PURPOSE: Consumption of the algae spirulina (Arthrospira platensis or maxima) and wakame (Undaria pinnatifida) has been shown to lower LDL cholesterol concentrations in animals and humans, possibly due to the inhibition of intestinal cholesterol absorption. This mechanism, however, has never been investigated in humans. Therefore, we examined in non-hypercholesterolemic men and women the effects of spirulina and wakame consumption on serum markers for intestinal cholesterol absorption.
METHODS: Thirty-five healthy men and women without hypercholesterolemia consumed in a random order daily 4.8 g spirulina, wakame or placebo for 17 days, separated by 14-day washouts. After 17 days, serum cholesterol-standardized campesterol, sitosterol and cholestanol, and lathosterol concentrations were measured as markers for intestinal cholesterol absorption and cholesterol synthesis, respectively. Concentrations of serum total cholesterol, LDL and HDL cholesterol, triacylglycerol, and plasma glucose, and blood pressure were measured as well.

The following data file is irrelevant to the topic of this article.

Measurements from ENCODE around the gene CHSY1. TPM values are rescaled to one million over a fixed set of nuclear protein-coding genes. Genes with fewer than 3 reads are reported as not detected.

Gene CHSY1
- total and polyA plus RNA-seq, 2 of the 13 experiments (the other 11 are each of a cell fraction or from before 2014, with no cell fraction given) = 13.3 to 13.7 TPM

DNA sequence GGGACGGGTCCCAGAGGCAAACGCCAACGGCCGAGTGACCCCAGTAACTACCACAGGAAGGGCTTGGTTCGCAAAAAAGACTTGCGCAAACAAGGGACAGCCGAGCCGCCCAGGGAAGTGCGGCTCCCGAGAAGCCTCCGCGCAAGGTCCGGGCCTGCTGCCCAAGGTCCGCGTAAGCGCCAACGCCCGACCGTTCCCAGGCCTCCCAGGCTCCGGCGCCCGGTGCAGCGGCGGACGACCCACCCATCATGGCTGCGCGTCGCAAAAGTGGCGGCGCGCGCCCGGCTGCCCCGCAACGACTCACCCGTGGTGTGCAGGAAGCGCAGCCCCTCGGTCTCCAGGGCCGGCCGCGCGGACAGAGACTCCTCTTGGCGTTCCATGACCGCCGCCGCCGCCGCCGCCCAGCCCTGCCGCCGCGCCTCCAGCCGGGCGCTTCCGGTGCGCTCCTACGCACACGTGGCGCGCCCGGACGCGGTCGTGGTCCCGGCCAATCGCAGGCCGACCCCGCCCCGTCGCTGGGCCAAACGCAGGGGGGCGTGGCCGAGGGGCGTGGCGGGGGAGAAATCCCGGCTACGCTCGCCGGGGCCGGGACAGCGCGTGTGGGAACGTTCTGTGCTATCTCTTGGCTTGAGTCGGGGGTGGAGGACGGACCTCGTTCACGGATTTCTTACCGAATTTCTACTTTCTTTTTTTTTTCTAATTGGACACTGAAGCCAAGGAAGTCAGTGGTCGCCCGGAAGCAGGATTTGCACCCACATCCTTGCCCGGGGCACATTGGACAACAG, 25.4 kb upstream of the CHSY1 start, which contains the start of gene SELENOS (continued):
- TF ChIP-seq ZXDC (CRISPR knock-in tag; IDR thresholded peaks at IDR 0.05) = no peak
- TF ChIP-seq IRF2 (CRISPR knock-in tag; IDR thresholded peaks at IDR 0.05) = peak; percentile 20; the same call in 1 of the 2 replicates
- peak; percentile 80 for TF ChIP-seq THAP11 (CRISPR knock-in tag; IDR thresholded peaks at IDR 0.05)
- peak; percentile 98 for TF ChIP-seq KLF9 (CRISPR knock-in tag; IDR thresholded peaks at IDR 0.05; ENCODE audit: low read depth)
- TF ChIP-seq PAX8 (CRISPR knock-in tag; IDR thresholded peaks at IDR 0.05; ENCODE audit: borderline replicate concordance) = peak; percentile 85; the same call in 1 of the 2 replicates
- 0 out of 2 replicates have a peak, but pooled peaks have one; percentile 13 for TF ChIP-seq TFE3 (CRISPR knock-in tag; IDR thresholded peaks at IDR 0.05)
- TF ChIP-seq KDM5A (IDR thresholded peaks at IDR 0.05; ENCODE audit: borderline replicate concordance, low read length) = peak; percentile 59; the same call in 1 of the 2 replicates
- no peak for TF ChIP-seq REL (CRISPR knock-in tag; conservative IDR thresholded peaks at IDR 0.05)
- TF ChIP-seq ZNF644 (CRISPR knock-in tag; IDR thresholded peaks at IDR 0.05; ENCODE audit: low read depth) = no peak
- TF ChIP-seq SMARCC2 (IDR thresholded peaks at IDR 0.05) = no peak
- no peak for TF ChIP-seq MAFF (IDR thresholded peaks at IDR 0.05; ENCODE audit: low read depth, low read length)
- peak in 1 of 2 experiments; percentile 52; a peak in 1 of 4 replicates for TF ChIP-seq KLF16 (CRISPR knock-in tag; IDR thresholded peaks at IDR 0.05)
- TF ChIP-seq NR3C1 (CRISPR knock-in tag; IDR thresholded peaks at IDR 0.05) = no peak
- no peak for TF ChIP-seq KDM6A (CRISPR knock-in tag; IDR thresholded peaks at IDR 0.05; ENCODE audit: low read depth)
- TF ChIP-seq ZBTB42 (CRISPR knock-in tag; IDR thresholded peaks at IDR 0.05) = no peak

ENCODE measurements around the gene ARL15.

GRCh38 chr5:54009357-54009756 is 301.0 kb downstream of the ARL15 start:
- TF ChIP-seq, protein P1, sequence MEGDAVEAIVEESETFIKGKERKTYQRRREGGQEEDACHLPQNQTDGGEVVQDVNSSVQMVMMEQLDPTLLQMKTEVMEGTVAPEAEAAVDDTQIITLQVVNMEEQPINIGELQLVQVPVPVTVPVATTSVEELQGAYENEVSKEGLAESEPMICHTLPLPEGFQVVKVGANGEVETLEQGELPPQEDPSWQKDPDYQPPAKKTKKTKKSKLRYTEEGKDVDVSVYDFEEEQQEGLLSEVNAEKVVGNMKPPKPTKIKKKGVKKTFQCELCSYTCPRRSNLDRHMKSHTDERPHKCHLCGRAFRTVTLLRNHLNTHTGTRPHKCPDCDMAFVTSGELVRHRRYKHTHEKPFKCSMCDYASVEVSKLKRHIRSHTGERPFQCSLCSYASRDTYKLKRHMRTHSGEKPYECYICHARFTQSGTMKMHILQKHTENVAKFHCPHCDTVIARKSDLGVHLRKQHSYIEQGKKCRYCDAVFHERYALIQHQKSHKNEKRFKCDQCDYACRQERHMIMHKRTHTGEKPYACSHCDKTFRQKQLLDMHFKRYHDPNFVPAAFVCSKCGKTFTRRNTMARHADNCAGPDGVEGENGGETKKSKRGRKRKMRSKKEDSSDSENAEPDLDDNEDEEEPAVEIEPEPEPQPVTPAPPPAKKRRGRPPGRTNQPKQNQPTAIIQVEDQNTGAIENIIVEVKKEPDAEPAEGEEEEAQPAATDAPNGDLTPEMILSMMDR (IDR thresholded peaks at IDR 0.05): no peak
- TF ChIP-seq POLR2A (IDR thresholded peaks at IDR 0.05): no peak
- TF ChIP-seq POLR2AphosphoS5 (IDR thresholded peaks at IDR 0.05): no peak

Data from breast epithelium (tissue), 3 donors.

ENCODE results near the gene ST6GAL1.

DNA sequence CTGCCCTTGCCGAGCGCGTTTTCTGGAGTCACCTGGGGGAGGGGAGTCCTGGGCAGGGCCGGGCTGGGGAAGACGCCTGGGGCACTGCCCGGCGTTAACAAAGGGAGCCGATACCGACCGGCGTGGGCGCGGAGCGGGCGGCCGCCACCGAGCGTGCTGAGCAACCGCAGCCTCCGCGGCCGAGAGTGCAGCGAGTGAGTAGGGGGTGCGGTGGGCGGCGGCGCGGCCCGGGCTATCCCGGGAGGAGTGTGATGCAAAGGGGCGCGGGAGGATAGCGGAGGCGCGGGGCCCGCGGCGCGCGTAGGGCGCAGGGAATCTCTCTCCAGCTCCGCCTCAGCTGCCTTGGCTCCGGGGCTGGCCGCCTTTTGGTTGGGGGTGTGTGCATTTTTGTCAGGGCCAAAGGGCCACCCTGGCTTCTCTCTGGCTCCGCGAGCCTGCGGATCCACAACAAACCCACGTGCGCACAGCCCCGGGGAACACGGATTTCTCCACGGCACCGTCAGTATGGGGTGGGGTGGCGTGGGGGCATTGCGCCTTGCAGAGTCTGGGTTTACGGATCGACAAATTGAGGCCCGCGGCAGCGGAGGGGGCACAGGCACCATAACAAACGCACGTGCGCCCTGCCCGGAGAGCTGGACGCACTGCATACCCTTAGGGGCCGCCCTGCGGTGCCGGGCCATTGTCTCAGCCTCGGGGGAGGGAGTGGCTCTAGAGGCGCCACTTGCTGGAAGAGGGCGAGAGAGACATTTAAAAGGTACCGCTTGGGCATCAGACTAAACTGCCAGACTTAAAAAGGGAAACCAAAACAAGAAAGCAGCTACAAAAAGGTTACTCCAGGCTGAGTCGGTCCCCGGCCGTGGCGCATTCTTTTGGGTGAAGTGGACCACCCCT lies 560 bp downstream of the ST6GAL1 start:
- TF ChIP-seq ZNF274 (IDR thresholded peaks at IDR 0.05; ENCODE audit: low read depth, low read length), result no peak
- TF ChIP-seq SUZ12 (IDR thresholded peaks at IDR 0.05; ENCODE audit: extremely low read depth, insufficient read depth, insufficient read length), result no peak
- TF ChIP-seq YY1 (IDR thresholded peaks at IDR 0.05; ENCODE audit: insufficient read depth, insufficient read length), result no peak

RESULTS: Compared with placebo, spirulina or wakame did not affect serum cholesterol-standardized campesterol (CI - 0.23 to 0.10 μmol/mmol, P = 0.435 and CI - 0.14 to 0.19 μmol/mmol, P = 0.729, respectively), sitosterol (P = 0.314 and P = 0.112), cholestanol (P = 0.610 and P = 0.809), or lathosterol (P = 0.388 and P = 0.102) concentrations. In addition, serum lipid and plasma glucose concentrations, and blood pressure were not changed.
CONCLUSIONS: Daily consumption of 4.8 g spirulina or wakame for 17 days did not affect plasma markers for intestinal cholesterol absorption or cholesterol synthesis in non-hypercholesterolemic men and women. Serum lipid and glucose concentrations, and blood pressure were also not altered.
- Intestinal cholesterol absorption
- RANDOMIZED DOUBLE-BLIND
- PLANT STANOLS